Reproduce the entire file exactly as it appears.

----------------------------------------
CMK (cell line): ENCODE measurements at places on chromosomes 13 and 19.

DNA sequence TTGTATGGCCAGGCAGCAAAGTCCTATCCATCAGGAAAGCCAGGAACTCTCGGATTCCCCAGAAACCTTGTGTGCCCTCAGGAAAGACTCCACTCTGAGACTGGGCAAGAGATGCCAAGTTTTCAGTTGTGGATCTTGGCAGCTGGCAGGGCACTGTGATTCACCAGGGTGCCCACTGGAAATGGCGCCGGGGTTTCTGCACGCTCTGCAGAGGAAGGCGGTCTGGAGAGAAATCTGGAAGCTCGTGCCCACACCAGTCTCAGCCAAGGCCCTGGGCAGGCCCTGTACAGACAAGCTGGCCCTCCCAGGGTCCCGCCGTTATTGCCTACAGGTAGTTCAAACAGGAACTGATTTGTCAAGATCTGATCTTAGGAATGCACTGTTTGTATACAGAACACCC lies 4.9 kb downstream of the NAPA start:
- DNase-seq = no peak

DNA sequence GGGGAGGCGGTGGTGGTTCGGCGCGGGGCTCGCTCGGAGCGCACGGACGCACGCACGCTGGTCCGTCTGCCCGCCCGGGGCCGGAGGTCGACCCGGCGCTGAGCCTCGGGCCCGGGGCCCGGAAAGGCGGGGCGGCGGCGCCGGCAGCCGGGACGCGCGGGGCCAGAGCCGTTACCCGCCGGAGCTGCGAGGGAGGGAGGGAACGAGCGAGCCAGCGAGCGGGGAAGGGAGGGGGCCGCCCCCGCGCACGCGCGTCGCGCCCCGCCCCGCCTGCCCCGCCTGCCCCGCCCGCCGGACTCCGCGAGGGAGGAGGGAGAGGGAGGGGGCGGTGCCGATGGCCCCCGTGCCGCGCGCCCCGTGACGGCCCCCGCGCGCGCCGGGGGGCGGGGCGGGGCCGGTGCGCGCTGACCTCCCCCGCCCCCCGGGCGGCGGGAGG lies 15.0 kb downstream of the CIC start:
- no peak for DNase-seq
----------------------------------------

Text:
CMK (cell line): ENCODE measurements at places on chromosomes 13 and 19.

DNA sequence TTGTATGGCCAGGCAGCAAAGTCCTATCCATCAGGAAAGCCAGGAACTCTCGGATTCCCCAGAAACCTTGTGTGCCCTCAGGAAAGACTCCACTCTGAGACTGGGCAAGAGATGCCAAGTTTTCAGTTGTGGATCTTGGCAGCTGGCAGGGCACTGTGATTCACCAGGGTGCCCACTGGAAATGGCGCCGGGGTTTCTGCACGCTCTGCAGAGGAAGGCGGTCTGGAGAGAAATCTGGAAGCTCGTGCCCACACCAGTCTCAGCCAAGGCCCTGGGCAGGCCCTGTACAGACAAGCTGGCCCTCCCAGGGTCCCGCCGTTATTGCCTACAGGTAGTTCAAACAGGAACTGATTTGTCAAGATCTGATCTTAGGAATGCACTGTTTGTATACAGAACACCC lies 4.9 kb downstream of the NAPA start:
- DNase-seq = no peak

DNA sequence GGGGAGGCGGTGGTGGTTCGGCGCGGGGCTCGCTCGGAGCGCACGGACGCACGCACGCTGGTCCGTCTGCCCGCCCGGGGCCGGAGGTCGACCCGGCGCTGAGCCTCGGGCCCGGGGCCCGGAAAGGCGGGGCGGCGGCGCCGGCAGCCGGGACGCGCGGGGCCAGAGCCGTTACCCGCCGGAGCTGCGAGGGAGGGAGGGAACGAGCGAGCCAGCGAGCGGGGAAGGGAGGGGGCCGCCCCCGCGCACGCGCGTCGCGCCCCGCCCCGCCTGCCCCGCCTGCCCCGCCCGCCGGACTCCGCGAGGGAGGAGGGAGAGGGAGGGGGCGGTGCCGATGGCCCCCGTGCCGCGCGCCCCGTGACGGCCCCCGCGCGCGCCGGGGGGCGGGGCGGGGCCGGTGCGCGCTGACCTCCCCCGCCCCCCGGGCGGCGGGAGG lies 15.0 kb downstream of the CIC start:
- no peak for DNase-seq